My day with Mandela
Posted December 5, 2013
Updated December 6, 2013
My first glimpse of Nelson Mandela’s magnetic smile came that Sunday morning in early 1990, watching television coverage of his release from prison in South Africa. It’s still hard to believe that, as he strolled with his wife through crowds of jubilant supporters, free for the first time in decades, I was only weeks away from seeing that smile in person.
Shortly after his release, Mandela agreed to a goodwill tour of the U.S., including a stop in Atlanta. At the time, I was a reporter for The Greenville News in South Carolina, and the editors asked me to head to Atlanta to cover his visit. Many other papers were sending black reporters to cover the event, but I guess they thought a young, white reporter from the Midwest could handle the assignment just as well.
In Atlanta, Mandela was to lay a wreath at Martin Luther King Jr.’s grave, receive an award from King’s widow and address the masses at Georgia Tech’s football stadium. Although the appearance at King’s tomb was the money shot for every photographer, Mandela wasn’t scheduled to speak there. So, I staked out Big Bethel AME Church a few blocks away, where Coretta Scott King was to present Mandela with the first International Freedom Award, which bore her late husband’s name.
The Big Bethel stop was listed in the itinerary as restricted to ticketholders, but I figured media would be allowed in as well. Stupid assumption on my part, as the Secret Service blocked my entry. Of course, not having to stand in the increasingly rowdy line to get inside allowed me to wander around outside the church, and an Associated Press reporter and I quickly discovered another entrance that was left unguarded. We were halfway to the church balcony when a Secret Service agent found we had sneaked inside, and we were immediately detained while he checked our media credentials. Fortunately for us, Mandela was way behind schedule and the people standing in the stifling heat outside were close to rioting, so the agent let the two of us go after seeing that we checked out.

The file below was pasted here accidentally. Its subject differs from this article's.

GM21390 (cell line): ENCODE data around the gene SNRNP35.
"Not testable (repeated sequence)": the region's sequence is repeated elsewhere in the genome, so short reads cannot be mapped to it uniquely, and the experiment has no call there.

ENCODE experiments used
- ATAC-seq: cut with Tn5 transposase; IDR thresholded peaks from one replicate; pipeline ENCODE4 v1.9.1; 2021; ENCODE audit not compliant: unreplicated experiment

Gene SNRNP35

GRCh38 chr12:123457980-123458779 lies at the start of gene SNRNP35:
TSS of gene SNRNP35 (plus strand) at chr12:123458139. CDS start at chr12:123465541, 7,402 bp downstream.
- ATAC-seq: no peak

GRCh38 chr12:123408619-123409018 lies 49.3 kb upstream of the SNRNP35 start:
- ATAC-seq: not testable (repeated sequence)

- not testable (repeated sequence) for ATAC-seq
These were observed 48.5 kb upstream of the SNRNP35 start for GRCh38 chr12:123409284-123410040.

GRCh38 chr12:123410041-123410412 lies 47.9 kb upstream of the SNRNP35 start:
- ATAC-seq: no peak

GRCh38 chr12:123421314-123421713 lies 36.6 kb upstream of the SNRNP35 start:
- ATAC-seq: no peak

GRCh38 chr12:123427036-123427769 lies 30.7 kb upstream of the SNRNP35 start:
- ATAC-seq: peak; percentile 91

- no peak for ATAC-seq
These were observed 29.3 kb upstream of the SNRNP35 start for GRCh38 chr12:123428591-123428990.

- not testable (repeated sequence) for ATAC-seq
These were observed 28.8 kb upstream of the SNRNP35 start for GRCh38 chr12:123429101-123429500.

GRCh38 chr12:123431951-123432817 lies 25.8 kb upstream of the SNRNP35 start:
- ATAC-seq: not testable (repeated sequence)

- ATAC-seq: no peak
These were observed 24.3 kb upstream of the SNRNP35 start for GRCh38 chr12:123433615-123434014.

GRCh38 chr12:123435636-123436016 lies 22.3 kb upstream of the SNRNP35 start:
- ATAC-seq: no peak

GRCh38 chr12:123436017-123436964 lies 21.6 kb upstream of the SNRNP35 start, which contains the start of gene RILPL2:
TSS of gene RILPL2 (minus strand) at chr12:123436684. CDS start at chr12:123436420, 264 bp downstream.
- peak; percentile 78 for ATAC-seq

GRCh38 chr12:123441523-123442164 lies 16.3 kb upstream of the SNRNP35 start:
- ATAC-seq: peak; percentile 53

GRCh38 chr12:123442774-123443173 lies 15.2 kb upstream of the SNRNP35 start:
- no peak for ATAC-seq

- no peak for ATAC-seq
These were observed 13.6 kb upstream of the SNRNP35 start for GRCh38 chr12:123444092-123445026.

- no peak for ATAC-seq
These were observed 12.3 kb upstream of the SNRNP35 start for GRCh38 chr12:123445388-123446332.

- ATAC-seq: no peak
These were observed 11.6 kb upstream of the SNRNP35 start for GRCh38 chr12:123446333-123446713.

African drummers and dancers feted Mandela’s arrival at the church, and as he sat there for their performance and the various speeches that followed, I couldn’t help but notice from my balcony perch how frail and weary he looked. Bearing the hopes and dreams of a nation – not to mention downtrodden people everywhere – on one’s shoulders has to be exhausting. Yet, the smile that I’d seen months before reappeared as he graciously accepted the award from Mrs. King.
The smile beamed even brighter that evening at Georgia Tech, where he seemed to feed off the energy of more than 50,000 people and electrified the crowd with a speech that linked passages of King’s iconic “I Have a Dream” speech with his and his fellow black South Africans’ struggle for equality. Reporters are supposed to remain objective, but as I stood with my colleagues in the end zone looking up at him as he spoke from a balcony of the field house, it was one of the most transcendent scenes I can recall.
When I learned of Mandela’s death, I thought back to that frail, old man sitting stiffly in a chair in an Atlanta church. I’m not sure whether it was the strength of his indomitable spirit, the energy he drew from millions of supporters or a combination of the two that carried him another 23 years. Regardless of what it was, we should all smile for the example of human dignity, forgiveness and steadfast convictions that he provided us all these years.